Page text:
Whey Allergy

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whey allergyMilk can be divided into two main parts with the first being the watery thin elements called whey and the second being casein. Whey is approximately 20 percent of the proteins found in milk. There are believed to be over 30 types of allergy-causing proteins in milk and casein is the considered to be the most prevalent.  The proteins lactalbumin and lactoglobulin, which are present in the whey proteins are also believed to cause allergic reactions.  It is interesting to note that the molecular structure of casein is similar to gluten and those with celiac disease may also have a allergy reaction to casein.

Many people confuse an allergy to cow’s milk with a lactose intolerance when in effect both of them have totally different affects on the body.  A milk allergy is like many other allergies which creates an immune system response while a lactose intolerance only occurs in the digestive system. There are however, similar symptoms between a whey or milk allergy and a lactose intolerance. Furthermore, a whey allergy has the same symptoms as dairy allergies since many dairy products are made with milk.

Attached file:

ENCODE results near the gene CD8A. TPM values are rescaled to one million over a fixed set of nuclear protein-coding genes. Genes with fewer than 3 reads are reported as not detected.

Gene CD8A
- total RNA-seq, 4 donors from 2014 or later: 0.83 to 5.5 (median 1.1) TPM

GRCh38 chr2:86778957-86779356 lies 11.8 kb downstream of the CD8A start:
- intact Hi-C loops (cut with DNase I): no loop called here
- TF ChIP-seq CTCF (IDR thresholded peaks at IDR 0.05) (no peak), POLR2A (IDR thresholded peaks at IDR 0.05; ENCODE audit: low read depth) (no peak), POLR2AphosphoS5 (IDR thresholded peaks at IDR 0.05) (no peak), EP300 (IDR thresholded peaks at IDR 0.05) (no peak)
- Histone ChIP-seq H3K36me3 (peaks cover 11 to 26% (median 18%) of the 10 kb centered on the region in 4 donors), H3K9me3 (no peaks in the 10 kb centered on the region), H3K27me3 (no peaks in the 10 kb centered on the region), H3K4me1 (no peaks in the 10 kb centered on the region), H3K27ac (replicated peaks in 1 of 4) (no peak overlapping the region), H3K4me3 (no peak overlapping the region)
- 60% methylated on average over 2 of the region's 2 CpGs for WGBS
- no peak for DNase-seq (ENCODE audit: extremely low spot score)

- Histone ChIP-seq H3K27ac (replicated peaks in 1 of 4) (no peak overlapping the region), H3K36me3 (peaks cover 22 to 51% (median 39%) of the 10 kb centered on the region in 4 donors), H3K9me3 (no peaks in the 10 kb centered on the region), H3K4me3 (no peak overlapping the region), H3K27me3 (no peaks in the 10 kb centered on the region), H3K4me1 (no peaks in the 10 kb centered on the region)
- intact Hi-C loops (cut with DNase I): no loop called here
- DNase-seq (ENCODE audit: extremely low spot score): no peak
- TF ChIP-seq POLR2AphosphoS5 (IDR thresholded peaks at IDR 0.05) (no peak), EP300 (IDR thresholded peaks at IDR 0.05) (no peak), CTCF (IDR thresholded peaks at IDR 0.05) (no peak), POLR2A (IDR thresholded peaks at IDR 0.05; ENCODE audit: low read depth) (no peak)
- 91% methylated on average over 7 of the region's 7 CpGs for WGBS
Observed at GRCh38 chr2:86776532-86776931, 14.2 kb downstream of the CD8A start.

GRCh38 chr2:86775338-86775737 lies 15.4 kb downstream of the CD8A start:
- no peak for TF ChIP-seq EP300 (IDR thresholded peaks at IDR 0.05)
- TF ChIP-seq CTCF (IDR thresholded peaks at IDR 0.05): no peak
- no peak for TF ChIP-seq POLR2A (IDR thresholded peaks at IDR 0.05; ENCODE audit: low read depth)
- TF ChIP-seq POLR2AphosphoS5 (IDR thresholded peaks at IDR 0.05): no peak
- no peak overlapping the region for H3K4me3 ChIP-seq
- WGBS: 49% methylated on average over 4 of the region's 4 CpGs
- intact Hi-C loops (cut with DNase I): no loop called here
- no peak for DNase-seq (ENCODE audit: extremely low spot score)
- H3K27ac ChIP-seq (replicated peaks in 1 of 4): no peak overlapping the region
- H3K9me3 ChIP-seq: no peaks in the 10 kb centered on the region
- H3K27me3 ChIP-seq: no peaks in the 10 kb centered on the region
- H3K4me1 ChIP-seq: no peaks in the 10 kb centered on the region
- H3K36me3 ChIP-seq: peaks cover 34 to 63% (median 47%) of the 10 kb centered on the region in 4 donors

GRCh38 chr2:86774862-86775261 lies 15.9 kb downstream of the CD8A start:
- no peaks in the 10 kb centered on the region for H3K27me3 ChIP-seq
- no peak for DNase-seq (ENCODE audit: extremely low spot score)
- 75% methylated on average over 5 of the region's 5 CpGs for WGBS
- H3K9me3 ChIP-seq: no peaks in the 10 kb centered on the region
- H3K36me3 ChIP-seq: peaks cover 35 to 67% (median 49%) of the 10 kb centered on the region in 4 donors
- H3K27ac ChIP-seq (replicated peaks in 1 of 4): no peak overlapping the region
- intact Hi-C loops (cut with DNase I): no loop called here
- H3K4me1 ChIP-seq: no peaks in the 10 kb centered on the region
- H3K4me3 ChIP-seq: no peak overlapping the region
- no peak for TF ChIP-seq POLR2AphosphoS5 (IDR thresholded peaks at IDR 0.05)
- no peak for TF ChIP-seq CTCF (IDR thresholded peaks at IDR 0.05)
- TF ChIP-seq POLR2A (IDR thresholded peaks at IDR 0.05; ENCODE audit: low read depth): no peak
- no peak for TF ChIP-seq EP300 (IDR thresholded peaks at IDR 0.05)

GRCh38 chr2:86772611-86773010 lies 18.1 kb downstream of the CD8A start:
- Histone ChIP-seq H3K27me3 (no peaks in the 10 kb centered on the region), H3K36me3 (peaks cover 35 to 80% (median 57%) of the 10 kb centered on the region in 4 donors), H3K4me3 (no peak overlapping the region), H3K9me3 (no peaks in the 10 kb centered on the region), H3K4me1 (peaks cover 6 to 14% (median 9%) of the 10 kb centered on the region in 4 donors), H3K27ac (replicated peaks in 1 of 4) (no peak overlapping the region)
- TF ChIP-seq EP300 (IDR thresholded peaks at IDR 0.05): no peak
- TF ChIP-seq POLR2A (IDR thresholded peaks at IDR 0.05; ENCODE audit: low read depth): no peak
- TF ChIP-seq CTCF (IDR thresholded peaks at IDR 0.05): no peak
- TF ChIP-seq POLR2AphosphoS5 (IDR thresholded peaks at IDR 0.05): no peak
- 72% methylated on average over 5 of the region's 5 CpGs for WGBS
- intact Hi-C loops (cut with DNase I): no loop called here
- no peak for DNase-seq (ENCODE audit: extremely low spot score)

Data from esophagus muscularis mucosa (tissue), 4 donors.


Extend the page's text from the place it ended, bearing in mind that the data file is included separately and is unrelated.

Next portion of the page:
Digestive Whey Reaction

Both whey allergy sufferers and lactose intolerance can experience similar symptoms within the digestive system. However, the whey allergy sufferer is more likely to experience more serious reactions such as stomach cramps, diarrhea and vomiting. The whey in cow’s milk can create a allergic symptoms ranging from a few minutes to hours later.

Respiratory Whey Reaction

Whey allergies can cause very similar symptoms as other seasonal allergies, such as  a runny nose, sneezing and itchy eyes.  An asthma attack is also a possible occurrence in persons who have a whey allergy if they consume enough to produce a more severe reaction.

Skin Whey Reaction

A whey allergy can create skin reaction similar to other seasonal allergy symptoms. These skin reactions include eczema, hives and rashes. However, whey allergy sufferers are more likely to experience swelling around their mouths, accompanied by a tingly feeling or redness.

About the author: Coleman Baker is a dairy farmer in Jacksonville Texas.

A Talk About Cow’s Milk Allergy (CMA)

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